If we are to understand the true mystery of marriage in Christ we must understand that marriage takes on a sacred nature when it is between two Christians. It is a covenant, not a contract. And in Christ it becomes a great mystery that becomes a beautiful and mysterious icon of the love of Christ for his bride.
Married couples are to live in Christ in a way that is enthusiastic about their love for each other as husband and wife. (Enthusiasm has its root meaning in two words en theos, which means to be "in God.") In the day-to-day love that a married couple shares they must learn to love one another as well as their children and the larger community. By so loving they become a living sign (this is where the idea of a sacrament comes from in Catholic theology) of how much Jesus loves us and wishes to embrace us as his brothers and sisters. As the couple works through marital and family crises and struggles they powerfully bear witness to the ministry of the Holy Spirit at work in all our lives.
There are many cultural models of marriage. All have strengths and weaknesses in them because they are all built on human ideas, psychological insights and social developments. Models of marriage that are rooted in cultures like our own look more like a partnership. Economics has a lot to do with how this model actually works. In economically challenged contexts marriage will look very different, say in the Third World. The lower and middle classes will relate to one another very differently than the rich. This is a simple, observable fact. Conservative Christians are prone to take an ideal model of marriage from the West and argue that this is normative for all Christians at all times in all cultures.
In the West we have almost as many options regarding how to live within a marriage as there are couples. Feminism has played a powerful role in our culture and way of life. Feminism has brought great blessings, such as equal political rights, economic benefits and social opportunity for growth and development. Feminism also demonstrates the law of unintended consequences. With it has come confusion and distrust. Marriage has become such a highly complex arrangement that millions are now opting to not marry. The common law marriage has become the norm for many young people. They pursue intimate sexual relationships in different ways all the time saying marriage is not for them, at least not yet. This has created a massive breakdown in the social and emotional well-being of multitudes. The solution to this is not to deny the great gains of feminism but to engage people in “new” ways with the message of Christ’s love. This is what Paul is doing in Ephesians 5, at least as I understand it. To read this text in a way that supports or attacks feminism is to read it incorrectly. This was not even in view in Paul’s social milieu. We must put cultural concepts aside and listen to the amazing truth that is really given in this passage.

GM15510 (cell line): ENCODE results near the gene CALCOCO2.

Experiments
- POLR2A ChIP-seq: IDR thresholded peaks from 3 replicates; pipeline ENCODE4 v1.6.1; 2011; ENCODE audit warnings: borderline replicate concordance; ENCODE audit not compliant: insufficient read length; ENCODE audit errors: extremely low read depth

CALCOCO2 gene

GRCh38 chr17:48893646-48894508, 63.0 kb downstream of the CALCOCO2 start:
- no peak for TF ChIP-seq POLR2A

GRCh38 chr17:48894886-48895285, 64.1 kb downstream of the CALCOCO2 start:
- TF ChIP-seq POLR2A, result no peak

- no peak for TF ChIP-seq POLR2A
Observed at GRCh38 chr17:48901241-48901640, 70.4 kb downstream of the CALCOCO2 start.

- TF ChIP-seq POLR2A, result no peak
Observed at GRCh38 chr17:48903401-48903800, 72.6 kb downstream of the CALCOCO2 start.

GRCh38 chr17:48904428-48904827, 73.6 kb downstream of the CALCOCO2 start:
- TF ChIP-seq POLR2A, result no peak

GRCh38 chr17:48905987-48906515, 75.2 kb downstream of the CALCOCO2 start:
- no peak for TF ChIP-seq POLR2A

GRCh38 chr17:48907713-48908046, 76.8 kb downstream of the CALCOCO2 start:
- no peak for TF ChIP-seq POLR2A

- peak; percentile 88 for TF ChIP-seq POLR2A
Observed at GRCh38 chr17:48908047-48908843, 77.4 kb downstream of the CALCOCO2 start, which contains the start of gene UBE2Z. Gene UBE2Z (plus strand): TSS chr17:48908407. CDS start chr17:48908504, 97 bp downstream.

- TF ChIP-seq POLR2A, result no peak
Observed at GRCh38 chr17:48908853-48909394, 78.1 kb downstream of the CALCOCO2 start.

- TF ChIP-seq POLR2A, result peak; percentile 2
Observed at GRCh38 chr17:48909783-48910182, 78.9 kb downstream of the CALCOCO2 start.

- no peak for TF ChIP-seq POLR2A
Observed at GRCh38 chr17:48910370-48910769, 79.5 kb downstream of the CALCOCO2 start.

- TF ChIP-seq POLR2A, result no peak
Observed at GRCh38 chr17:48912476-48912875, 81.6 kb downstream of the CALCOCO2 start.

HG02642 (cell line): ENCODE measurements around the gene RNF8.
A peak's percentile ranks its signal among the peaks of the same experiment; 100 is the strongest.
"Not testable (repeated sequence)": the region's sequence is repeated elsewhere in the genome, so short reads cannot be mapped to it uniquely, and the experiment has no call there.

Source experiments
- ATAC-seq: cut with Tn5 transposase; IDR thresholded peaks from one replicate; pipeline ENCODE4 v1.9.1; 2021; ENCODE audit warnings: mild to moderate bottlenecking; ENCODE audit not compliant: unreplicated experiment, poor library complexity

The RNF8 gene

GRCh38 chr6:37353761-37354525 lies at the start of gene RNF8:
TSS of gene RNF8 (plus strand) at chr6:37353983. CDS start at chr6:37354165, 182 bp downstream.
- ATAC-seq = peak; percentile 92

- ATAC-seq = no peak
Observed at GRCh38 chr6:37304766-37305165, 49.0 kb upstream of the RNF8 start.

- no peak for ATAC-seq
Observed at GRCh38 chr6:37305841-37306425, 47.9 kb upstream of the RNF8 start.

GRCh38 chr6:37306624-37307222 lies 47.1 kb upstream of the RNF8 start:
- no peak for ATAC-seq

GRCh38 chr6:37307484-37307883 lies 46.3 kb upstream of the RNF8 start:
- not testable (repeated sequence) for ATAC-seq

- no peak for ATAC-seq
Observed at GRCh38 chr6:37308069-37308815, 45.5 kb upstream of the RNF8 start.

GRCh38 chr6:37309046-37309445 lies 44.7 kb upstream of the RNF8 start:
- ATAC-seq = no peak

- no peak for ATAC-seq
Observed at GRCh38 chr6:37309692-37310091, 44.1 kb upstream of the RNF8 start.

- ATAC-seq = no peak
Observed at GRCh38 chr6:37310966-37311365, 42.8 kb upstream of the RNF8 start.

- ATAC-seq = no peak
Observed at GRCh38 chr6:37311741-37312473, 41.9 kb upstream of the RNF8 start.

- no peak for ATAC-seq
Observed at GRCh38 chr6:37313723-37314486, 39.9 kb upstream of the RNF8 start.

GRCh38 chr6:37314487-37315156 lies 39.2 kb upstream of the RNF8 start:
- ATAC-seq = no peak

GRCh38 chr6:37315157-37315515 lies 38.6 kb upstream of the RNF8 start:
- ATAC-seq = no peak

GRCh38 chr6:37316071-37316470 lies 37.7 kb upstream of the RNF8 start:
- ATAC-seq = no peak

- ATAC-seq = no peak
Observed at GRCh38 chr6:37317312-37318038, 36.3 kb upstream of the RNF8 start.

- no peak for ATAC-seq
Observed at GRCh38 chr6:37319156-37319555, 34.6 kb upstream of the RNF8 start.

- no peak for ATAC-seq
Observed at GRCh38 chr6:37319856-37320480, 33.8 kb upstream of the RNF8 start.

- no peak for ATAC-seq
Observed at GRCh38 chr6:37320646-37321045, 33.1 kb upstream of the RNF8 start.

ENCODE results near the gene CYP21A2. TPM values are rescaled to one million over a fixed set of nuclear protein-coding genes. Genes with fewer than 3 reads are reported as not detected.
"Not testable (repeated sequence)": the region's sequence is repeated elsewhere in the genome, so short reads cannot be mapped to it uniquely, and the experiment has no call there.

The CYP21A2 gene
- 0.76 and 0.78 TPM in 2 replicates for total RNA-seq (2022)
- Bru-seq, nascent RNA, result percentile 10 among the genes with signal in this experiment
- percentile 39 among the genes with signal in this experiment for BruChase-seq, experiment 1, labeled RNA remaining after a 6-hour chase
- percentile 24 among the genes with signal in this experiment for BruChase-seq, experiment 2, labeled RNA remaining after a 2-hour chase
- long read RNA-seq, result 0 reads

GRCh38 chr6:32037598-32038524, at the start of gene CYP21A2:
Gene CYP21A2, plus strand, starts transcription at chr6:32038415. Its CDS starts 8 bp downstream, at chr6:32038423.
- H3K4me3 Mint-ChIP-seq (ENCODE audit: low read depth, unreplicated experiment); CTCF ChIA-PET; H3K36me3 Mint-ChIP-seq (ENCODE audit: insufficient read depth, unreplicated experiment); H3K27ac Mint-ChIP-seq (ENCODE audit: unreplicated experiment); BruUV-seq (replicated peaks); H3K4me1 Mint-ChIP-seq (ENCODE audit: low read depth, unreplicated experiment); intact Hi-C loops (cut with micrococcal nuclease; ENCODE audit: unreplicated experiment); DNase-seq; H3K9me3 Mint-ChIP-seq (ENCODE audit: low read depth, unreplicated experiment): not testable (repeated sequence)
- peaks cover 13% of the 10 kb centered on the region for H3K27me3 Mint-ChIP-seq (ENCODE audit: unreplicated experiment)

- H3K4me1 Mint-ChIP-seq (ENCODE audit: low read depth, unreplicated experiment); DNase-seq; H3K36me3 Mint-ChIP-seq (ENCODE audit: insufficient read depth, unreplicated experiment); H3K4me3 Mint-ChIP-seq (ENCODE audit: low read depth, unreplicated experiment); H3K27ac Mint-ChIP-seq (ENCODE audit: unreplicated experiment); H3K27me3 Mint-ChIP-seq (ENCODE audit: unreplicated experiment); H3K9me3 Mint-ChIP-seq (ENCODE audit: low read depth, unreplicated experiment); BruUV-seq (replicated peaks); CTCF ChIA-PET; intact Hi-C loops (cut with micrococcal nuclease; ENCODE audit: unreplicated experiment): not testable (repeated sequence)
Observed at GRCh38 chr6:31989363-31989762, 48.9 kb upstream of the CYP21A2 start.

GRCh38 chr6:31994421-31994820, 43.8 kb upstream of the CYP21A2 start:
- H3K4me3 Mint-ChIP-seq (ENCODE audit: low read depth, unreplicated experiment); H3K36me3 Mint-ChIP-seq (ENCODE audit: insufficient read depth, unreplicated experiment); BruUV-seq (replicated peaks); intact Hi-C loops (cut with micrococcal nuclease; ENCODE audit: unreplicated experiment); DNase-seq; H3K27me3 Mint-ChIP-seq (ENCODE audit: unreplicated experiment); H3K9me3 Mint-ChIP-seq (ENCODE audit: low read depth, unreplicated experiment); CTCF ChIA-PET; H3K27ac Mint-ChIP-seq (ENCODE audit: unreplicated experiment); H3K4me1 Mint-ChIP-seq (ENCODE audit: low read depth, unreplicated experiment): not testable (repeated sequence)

The Christian ideal is clear. We are to “make oneself a slave” (Mark 9:35) for the kingdom. One partner is not superior to another. One is not in the position of power over the other. One is not whole unless the other fulfills a role. We are already whole in Christ. We are all free. We are all equal. In a marriage we work this out in the power and grace of the fullness of the Holy Spirit by sharing life with the other person in the love of Christ. In short I believe that no marriage is exactly like another. Each couple must discover its own balance and pattern, by listening and loving, and then each person can take the initiative needed according to giftedness and capacity they discover in one another. In this sense a husband can lead and a wife can follow but this looks nothing like the social structures that we generally create in a particular culture. (This does not mean that we always choose to be counter-cultural, or contrarian.) We may learn to live in many ways that look and feel like the culture we swim in every day precisely because this is where we are most comfortable and find that we can best function in mutuality. The illustrations of my point are so numerous that there is no need to list them.
The husband is the head (5:23) of his wife. The wife does “submit” to her husband (5:22). But being the head is not being the boss, or the executor of the family business. (Note: Both parents share authority over the children. Some totally ludicrous male leaders treat women as if they do not have authority in the home. If their husband dies, or leaves, they do not have the ability to lead their children as a parent! Such elders then tell women they will take on this role. This is patriarchy with a twist that is not biblical.) Headship is linked with Christ in this passage. Think of Christ’s headship over the church. He has saved her, called her, loved her and baptized her. He has given her everything that she needs to be whole. He has all authority in heaven and on earth (a husband does not) yet the Scripture says he uses his supreme authority to love and serve his bride. This is the truth that is truly radical about this text!
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